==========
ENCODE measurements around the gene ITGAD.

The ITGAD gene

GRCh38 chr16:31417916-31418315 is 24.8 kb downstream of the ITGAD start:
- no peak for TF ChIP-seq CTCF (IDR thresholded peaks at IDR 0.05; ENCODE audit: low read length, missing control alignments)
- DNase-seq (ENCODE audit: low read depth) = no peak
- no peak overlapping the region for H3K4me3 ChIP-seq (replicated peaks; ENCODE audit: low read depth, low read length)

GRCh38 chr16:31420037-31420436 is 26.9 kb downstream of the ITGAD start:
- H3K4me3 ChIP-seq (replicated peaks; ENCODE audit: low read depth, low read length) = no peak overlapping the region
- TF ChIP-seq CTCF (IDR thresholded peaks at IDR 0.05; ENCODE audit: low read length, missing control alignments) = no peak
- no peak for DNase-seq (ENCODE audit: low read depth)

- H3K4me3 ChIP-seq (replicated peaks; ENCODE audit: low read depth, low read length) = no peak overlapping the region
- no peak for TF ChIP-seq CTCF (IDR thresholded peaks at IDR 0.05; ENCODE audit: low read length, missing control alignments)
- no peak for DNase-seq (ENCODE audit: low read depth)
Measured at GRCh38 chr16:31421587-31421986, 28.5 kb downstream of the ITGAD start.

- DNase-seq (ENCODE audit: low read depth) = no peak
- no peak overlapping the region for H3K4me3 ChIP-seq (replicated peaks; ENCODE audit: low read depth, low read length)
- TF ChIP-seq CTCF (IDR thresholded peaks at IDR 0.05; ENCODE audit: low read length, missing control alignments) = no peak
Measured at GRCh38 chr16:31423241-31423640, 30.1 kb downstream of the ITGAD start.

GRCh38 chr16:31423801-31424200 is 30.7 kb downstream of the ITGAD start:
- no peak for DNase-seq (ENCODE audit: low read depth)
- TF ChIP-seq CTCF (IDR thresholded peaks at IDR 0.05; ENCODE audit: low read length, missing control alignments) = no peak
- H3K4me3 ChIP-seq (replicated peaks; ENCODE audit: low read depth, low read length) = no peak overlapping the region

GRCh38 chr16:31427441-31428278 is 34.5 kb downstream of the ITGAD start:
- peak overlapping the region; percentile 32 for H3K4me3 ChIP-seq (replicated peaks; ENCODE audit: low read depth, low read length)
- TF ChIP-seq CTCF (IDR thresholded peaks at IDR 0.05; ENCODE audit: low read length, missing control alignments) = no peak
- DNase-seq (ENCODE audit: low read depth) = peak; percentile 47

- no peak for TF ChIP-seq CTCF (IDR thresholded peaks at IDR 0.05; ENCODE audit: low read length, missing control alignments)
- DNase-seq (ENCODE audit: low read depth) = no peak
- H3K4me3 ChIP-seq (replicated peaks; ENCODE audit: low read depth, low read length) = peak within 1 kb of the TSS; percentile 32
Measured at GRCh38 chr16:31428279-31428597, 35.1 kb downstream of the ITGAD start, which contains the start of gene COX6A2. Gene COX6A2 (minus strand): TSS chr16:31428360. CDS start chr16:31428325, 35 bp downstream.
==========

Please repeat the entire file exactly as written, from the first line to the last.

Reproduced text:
ENCODE measurements around the gene ITGAD.

The ITGAD gene

GRCh38 chr16:31417916-31418315 is 24.8 kb downstream of the ITGAD start:
- no peak for TF ChIP-seq CTCF (IDR thresholded peaks at IDR 0.05; ENCODE audit: low read length, missing control alignments)
- DNase-seq (ENCODE audit: low read depth) = no peak
- no peak overlapping the region for H3K4me3 ChIP-seq (replicated peaks; ENCODE audit: low read depth, low read length)

GRCh38 chr16:31420037-31420436 is 26.9 kb downstream of the ITGAD start:
- H3K4me3 ChIP-seq (replicated peaks; ENCODE audit: low read depth, low read length) = no peak overlapping the region
- TF ChIP-seq CTCF (IDR thresholded peaks at IDR 0.05; ENCODE audit: low read length, missing control alignments) = no peak
- no peak for DNase-seq (ENCODE audit: low read depth)

- H3K4me3 ChIP-seq (replicated peaks; ENCODE audit: low read depth, low read length) = no peak overlapping the region
- no peak for TF ChIP-seq CTCF (IDR thresholded peaks at IDR 0.05; ENCODE audit: low read length, missing control alignments)
- no peak for DNase-seq (ENCODE audit: low read depth)
Measured at GRCh38 chr16:31421587-31421986, 28.5 kb downstream of the ITGAD start.

- DNase-seq (ENCODE audit: low read depth) = no peak
- no peak overlapping the region for H3K4me3 ChIP-seq (replicated peaks; ENCODE audit: low read depth, low read length)
- TF ChIP-seq CTCF (IDR thresholded peaks at IDR 0.05; ENCODE audit: low read length, missing control alignments) = no peak
Measured at GRCh38 chr16:31423241-31423640, 30.1 kb downstream of the ITGAD start.

GRCh38 chr16:31423801-31424200 is 30.7 kb downstream of the ITGAD start:
- no peak for DNase-seq (ENCODE audit: low read depth)
- TF ChIP-seq CTCF (IDR thresholded peaks at IDR 0.05; ENCODE audit: low read length, missing control alignments) = no peak
- H3K4me3 ChIP-seq (replicated peaks; ENCODE audit: low read depth, low read length) = no peak overlapping the region

GRCh38 chr16:31427441-31428278 is 34.5 kb downstream of the ITGAD start:
- peak overlapping the region; percentile 32 for H3K4me3 ChIP-seq (replicated peaks; ENCODE audit: low read depth, low read length)
- TF ChIP-seq CTCF (IDR thresholded peaks at IDR 0.05; ENCODE audit: low read length, missing control alignments) = no peak
- DNase-seq (ENCODE audit: low read depth) = peak; percentile 47

- no peak for TF ChIP-seq CTCF (IDR thresholded peaks at IDR 0.05; ENCODE audit: low read length, missing control alignments)
- DNase-seq (ENCODE audit: low read depth) = no peak
- H3K4me3 ChIP-seq (replicated peaks; ENCODE audit: low read depth, low read length) = peak within 1 kb of the TSS; percentile 32
Measured at GRCh38 chr16:31428279-31428597, 35.1 kb downstream of the ITGAD start, which contains the start of gene COX6A2. Gene COX6A2 (minus strand): TSS chr16:31428360. CDS start chr16:31428325, 35 bp downstream.